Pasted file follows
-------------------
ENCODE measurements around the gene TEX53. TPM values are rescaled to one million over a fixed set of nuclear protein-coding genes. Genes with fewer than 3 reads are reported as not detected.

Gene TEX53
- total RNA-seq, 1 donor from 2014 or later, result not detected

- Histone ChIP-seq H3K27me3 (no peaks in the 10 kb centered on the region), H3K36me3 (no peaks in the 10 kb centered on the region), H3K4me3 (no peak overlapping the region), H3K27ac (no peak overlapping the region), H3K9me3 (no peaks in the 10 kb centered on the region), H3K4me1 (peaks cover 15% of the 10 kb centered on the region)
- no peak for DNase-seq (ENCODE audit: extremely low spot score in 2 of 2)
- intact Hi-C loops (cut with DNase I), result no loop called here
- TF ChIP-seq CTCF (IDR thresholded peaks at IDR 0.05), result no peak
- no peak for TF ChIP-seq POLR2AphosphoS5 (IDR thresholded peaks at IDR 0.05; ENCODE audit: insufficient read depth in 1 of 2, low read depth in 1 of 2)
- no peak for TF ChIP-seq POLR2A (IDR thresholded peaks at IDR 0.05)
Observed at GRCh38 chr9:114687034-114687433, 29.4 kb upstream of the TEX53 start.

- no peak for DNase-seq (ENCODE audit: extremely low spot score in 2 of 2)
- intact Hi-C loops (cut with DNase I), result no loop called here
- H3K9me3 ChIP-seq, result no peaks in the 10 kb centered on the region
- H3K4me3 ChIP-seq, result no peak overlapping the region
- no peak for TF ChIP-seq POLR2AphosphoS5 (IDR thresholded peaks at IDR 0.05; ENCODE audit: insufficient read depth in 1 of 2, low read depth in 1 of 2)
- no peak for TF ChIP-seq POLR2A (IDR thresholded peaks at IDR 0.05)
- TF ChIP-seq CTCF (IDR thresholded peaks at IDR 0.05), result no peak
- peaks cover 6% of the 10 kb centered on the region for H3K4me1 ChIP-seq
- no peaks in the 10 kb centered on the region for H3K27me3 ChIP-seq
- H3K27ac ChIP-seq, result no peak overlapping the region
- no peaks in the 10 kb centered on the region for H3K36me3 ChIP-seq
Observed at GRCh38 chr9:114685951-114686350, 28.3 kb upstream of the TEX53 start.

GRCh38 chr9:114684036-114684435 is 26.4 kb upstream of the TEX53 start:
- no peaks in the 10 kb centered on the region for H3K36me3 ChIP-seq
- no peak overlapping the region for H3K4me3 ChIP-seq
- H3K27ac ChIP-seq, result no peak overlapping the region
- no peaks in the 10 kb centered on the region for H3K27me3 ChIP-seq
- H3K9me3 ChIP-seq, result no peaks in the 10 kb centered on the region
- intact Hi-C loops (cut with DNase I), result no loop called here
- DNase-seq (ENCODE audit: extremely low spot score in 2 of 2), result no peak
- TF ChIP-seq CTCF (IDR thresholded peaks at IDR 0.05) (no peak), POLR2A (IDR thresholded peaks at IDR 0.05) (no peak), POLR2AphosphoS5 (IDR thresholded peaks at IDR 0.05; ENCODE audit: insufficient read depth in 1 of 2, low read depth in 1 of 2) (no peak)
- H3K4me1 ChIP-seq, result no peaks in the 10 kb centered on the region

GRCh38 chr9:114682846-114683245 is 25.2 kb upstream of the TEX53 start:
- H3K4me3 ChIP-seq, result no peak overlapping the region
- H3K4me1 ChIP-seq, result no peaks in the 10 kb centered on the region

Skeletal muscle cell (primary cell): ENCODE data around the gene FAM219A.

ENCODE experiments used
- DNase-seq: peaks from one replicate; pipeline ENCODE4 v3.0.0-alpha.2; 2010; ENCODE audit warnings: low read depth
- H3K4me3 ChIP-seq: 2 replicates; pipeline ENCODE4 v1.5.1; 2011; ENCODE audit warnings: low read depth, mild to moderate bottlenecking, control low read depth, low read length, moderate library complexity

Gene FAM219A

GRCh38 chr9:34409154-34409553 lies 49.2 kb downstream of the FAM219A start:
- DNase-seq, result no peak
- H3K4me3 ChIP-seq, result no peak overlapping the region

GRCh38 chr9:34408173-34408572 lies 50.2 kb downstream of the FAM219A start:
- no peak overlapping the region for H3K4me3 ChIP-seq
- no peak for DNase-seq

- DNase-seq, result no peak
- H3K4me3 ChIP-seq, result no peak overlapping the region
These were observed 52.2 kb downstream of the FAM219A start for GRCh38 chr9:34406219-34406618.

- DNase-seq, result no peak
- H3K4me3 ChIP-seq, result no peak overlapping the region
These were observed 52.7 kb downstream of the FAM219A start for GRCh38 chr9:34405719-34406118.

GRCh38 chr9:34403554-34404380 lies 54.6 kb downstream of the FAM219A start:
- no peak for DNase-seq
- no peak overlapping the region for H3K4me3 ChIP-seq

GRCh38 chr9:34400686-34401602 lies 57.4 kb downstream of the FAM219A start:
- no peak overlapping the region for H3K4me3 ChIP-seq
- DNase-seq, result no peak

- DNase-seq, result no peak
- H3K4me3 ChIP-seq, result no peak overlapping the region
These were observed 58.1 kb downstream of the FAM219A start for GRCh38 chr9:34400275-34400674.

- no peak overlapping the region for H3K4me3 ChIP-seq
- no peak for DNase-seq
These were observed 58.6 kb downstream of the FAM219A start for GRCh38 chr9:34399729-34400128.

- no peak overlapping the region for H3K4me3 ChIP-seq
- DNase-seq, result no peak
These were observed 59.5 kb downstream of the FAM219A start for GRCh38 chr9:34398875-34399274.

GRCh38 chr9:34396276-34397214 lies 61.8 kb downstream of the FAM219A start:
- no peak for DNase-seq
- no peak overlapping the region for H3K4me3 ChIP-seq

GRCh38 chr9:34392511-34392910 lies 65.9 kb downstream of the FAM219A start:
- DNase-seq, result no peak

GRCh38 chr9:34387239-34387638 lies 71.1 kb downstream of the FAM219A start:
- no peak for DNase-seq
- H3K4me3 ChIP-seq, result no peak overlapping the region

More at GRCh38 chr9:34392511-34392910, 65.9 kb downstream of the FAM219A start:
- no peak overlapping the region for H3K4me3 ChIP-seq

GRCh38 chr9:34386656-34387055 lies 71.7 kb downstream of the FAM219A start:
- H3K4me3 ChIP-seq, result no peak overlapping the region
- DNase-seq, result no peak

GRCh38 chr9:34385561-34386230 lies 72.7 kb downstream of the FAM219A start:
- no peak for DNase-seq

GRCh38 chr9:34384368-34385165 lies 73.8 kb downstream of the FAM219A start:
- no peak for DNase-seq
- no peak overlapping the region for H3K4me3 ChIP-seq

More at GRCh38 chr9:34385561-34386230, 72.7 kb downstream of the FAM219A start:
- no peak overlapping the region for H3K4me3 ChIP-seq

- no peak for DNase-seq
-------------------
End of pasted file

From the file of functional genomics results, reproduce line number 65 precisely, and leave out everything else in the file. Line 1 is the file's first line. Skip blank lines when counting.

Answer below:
- no peak overlapping the region for H3K4me3 ChIP-seq